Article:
In order to cover the cost of the trade, you’ll need to have enough funds in your online share trading account. This includes having enough to cover the brokerage fees. 

The trade settlement period on the ASX is 2 business days. This is commonly referred to as T+2. 

Monitor the performance of your shares

After you’ve purchased your shares, you’re going to want to monitor their performance. If you have a long-term investing strategy, then you won’t need to monitor them daily. Checking in on your share performance once or twice a month should be enough.

If you have a medium-term or short-term strategy, then you might want to check on your shares weekly or daily.

You can review the performance of your shares by logging into your trading account. Many platforms also offer mobile apps that you can review and trade from.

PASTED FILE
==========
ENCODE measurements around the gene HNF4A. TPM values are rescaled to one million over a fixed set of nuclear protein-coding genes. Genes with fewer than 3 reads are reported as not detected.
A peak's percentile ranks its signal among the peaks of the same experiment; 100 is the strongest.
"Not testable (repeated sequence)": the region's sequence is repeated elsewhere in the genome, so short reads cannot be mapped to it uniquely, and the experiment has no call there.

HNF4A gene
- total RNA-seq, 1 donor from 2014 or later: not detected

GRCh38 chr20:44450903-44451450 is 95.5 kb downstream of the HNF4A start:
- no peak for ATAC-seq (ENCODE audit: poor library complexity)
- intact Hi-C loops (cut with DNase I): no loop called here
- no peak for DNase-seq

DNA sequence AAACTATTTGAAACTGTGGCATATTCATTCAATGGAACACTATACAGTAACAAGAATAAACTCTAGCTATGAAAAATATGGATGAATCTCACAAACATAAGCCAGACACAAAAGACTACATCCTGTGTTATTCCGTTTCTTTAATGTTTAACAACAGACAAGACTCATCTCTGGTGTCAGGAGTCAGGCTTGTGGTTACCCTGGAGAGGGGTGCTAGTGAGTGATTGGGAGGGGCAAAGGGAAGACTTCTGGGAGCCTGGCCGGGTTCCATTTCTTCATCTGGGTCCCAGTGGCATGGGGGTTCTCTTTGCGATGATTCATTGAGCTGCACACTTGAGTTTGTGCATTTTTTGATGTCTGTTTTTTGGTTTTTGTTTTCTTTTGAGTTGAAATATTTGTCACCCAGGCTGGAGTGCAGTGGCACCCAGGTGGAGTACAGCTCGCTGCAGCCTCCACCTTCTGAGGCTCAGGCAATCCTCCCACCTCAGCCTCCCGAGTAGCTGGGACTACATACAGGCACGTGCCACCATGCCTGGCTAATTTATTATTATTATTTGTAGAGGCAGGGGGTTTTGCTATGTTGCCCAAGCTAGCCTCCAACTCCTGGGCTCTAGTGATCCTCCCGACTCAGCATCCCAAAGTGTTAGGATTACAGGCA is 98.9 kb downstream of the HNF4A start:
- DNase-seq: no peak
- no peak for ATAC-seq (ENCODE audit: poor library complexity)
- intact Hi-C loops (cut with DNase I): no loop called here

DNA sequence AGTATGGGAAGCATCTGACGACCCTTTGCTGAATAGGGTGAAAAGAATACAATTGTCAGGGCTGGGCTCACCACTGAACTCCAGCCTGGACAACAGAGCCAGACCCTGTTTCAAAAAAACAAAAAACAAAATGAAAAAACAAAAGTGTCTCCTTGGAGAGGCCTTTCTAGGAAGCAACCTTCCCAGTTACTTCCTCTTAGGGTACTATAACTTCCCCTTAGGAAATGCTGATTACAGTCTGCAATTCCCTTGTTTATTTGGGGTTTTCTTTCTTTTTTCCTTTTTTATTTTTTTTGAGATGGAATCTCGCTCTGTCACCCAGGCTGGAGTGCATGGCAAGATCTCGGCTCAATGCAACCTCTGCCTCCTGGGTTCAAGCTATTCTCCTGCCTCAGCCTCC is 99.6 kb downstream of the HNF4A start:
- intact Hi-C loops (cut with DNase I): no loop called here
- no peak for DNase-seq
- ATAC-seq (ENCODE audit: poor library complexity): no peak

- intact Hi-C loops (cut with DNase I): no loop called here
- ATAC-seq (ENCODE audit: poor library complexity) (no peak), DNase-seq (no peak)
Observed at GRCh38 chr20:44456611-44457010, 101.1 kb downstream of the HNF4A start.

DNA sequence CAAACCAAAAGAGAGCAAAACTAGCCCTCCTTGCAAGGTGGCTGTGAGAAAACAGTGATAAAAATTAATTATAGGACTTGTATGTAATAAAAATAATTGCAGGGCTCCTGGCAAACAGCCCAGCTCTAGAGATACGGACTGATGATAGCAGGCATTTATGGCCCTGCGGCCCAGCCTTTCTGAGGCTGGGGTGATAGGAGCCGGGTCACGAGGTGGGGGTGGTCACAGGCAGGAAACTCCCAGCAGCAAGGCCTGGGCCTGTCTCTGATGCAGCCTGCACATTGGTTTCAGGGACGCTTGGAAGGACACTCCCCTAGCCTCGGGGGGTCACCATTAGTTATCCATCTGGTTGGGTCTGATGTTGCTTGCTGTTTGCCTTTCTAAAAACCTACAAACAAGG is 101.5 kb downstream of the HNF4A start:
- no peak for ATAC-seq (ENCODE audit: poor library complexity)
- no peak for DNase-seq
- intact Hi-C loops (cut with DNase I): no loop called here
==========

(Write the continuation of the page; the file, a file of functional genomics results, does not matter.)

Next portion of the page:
Sell your shares (when you’re ready)

Whether you’re trying to raise some cash or simply keen to collect some profits, there’s going to come a point where you’ll want to sell your shares. Hopefully, at a higher price than what you bought them for! 

The process of selling your shares is very similar to purchasing. You can choose a limit order or a market order. With a limit order, you can set a minimum sale price. With a market order, you’ll be selling the shares at the current market price. 

What Motley Fool can do for you

Investing in shares can be an exciting and fruitful long-term process. If you’d like to have some professional help, see how we can get you started on the right path today!

Figures correct as at 12 January 2022. The Motley Fool Australia’s parent company Motley Fool Holdings Inc. has no position in any of the stocks mentioned. The Motley Fool Australia has no position in any of the stocks mentioned. The Motley Fool has a disclosure policy. This article contains general investment advice only (under AFSL 400691). Authorised by Bruce Jackson.